Professor of Law
A.B., Harvard University-Radcliffe College
J.D., University of Georgia
LL.M., Georgetown University
Areas of Expertise
- Civil Procedure
- International Business Transactions
- International Trade Law
- International Transactional Skills
- Public International Law
Cherie O. Taylor is a Professor of Law at South Texas College of Law Houston, where she teaches International Business Transactions, Transactional Skills (International Business), World Trading Systems, NAFTA: Trade and Transactions, International Civil Litigation, European Union Law and Civil Procedure. She has published widely in the field of international economic law with an emphasis on regionalism, WTO/GATT law and dispute settlement and U.S. trade policy, in articles which have been published by the University of Pennsylvania Journal of International Economic Law, Vanderbilt Journal of Transnational Law and the Northwestern Journal of International Law and Business. Professor Taylor is the former Chair of the International Economic Law Group (IELG) of the American Society of International Law and still serves on its Advisory Board. While serving as Vice Chair and Chair of the IELG, she organized two IELG scholarly conferences, one of which, International Economic Conflict and Resolution, was held at South Texas College of Law Houston. Professor Taylor serves as the founder/advisor to CURRENTS: International Trade Law Journal at South Texas College of Law Houston. She earned her A.B. at Harvard-Radcliffe and her J.D. at the University of Georgia where she served as a Notes Editor on the Georgia Journal of International and Comparative Law and was admitted to the Order of the Coif. Immediately after graduation, she clerked for Judge Thomas A. Clark on the 11th Circuit Court of Appeals. Before coming to South Texas College of Law Houston, she practiced in the International Trade Group at Steptoe & Johnson, Washington, D.C. where she focused on import relief actions, Section 301 cases, and advising clients on trade legislation and multilateral and regional trade agreements. While in practice Professor Taylor also earned her LL.M at Georgetown University Law Center.
Show / Hide Bibliography
Twenty-First Century Trade Policy: What the U.S. has Done & What it Might do, 23 Currents: J. Int’l Econ. L. 49 (2019).
Beyond Retaliation, 38 Nw. J. Int’l L. & Bus. 55 (2017).
Of Free Trade Agreements and Models, 19 Ind. Int’l L. & Comp. L. Rev. 569 (2009).
The U.S. Approach to Regionalism: Recent Past and Future, 15 ILSA J. Int’l & Comp. L. 413 (2009).
The Foreign Corrupt Practices Act: A Primer, 17 Currents, Wint. 2008, at 3.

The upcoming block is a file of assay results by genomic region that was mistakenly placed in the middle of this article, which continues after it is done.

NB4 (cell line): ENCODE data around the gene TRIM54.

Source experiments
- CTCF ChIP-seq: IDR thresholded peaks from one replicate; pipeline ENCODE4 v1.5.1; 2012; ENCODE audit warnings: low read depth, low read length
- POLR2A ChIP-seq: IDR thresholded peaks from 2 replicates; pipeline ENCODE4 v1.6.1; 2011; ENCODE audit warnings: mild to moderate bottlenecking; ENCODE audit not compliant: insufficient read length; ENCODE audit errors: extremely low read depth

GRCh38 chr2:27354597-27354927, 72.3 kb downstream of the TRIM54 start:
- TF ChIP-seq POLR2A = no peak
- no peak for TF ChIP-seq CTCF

Regionalism: the Second Best Option? 28 St. Louis U. Pub. L. Rev. 155 (2008).
Impossible Cases: Lessons from the First Decade of WTO Dispute Settlement, 28 U. Pa. J. Int’l Econ. L. 309 (2007).
Interrelationships: International Economic Law and Developing Countries, 27 B.C. Int’l & Comp. L. Rev. 187 (2004).
Foreword: International Economic Conflict and Resolution, 22 Nw. J. Int’l L. & Bus. 311 (2002).
Foreword, 42 S. Tex. L. Rev. 1187 (2001).
The Mexican Trucking Case and NAFTA: Introduction, 42 S. Tex. L. Rev. 1239 (2001).
The Mexican Trucking Case and NAFTA: Afterword, 42 S. Tex. L. Rev. 1259 (2001).
The Future of International Economic Dispute Resolution in the Western Hemisphere (Dispute Settlement in the FTAA), 42 S. Tex. L. Rev. 1265 (2001).
Linkage and Rule-Making: Observations on Trade and Investment, and Trade and Labor, 19 U. Penn. J. Int’l Econ. L. 639 (1998).
The Limits of Economic Power: Section 301 and the World Trade Organization Dispute Settlement System, 30 Vand. J. Transnat’l. L. 209 (1997).
Dispute Resolution as a Catalyst for Economic Integration and an Agent for Deepening Integration: NAFTA and Mercosur? 17 Nw. J. Int’l L. & Bus. 850 (1997).
Fast Track, Trade Policy, and Free Trade Agreements: Why the NAFTA Turned Into a Battle, 28 Geo. Wash. J. Int’l L. & Econ. 1 (1994).
PRESENTATIONS & PROCEEDINGS
WTO Appellate Body Roundtable, 99 Am. Soc’y Int’l L. Proc. 175 (2005). (Commentator with John H. Jackson)
International Civil Litigation Issues: When Foreign Clients End up in U.S. Courts , When Your Practice Goes International: a Primer on Basic International Business, Litigation and Trade Law Issues. (Houston: South Texas College of Law Houston, 1997). (Tab K)
New World Trade Organization and US, European Trade Regulations, EC/US Comparative Law Symposium (Houston: South Texas College of Law Houston, 1995). (Tab L)